Today will see the start of the UK’s first Race Equality Week (an initiative “to unite organisations and individuals in activity to address issues affecting ethnic minority employees”). Whilst initiatives like this and, indeed, the UK’s first ever Ethnicity Pay Gap Day (8 January 2021) are very welcome and a cause for celebration and hope in relation to such matters, there is much work yet to be done on the issue of race equality and we cannot afford to be complacent. The ethnicity pay gap is one aspect of this that still needs to be addressed, despite the recent publicity around it and the increasing pressure on Government to take action.

Is there an issue?

We wrote about the ethnicity pay gap in December 2019, drawing attention to the findings of the Office for National Statistics (“ONS”) in July 2019 (based on data from 2018) of pay gaps of up to 20% between white employees and other ethnic groups.

Over a year on, the ONS again carried out research and data analysis on ethnicity pay gaps (based on data before the COVID-19 pandemic) comparing the hourly average earnings of White British employees and 10 ethnic minority groups. Its findings were published in its “Ethnicity pay gaps: 2019” report released on 12 October 2020. The report found that, while the pay gap between White and ethnic minority employees has narrowed to its smallest level since 2012 in England and Wales, most of the minority ethnic groups analysed continued to earn less than White British employees. It also found that the ethnicity pay gap differs across regions and is largest in London (23.8%) and smallest in Wales (1.4%). The finding about the ethnicity pay gap in London was particularly shocking and widely reported at the time.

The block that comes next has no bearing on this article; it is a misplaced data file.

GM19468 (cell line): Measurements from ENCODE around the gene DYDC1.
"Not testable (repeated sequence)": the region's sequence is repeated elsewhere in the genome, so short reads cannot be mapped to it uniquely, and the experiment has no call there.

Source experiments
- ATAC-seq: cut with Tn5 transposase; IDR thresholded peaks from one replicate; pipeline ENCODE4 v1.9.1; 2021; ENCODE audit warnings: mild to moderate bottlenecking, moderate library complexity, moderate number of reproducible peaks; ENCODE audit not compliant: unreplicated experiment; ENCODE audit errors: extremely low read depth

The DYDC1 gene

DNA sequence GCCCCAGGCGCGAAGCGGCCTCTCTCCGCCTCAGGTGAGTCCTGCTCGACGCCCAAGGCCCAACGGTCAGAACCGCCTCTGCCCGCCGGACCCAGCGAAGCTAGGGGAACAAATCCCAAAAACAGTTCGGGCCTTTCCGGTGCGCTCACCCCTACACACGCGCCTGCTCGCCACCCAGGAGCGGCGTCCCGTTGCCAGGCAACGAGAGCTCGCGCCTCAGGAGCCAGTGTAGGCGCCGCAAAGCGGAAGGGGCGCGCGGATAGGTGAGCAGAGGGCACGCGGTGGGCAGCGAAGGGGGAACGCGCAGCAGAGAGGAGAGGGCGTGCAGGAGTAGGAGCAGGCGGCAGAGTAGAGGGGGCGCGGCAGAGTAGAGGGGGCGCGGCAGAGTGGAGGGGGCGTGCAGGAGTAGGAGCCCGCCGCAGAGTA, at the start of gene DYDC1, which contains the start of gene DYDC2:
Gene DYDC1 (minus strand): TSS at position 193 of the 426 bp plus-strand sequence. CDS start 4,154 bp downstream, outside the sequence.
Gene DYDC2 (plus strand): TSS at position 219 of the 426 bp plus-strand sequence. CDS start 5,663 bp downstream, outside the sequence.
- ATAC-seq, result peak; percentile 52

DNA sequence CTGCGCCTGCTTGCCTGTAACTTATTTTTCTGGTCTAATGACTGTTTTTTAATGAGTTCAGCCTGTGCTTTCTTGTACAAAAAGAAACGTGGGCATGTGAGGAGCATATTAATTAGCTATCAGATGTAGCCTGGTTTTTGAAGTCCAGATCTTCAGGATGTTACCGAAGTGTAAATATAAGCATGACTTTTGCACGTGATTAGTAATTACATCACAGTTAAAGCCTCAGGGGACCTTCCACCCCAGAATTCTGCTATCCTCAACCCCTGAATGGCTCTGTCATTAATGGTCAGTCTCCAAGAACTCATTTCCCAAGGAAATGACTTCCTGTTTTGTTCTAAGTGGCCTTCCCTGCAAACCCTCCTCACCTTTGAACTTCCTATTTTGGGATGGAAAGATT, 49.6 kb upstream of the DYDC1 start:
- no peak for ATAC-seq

Not long after the ONS findings were published, there were news reports of Lloyds Bank having disclosed that its Black workers were earning a fifth less than other colleagues. The Bank blamed this discrepancy on the fact that Black workers are “disproportionately under-represented at senior levels”, with Black staff making up 1.5% of its total workforce and 0.6% of its senior management. In response, the Bank pledged to take action, including increasing the number of Black staff in senior roles to at least 3% by 2025 to bring it into line with the Black population in England and Wales. Although the figures from Lloyds were grim, it is also worth noting that it is the first major UK bank to reveal its ethnicity pay gap. The fact that it has, despite being under no legal obligation to do so, and has resolved to take decisive action to address the issues identified, is to be applauded.

Shocking again (and quite close to home) was the report from The Law Society in December 2020. It found that White solicitors are earning a third more than their Black, Asian and Minority Ethnic (BAME) colleagues who are working longer hours to prove themselves. In particular, it noted a pay gap of more than £20,000 per year when comparing the average annual salary for full time solicitors and confirmed that the “ethnicity pay gap is clearly an issue”.

What has happened so far?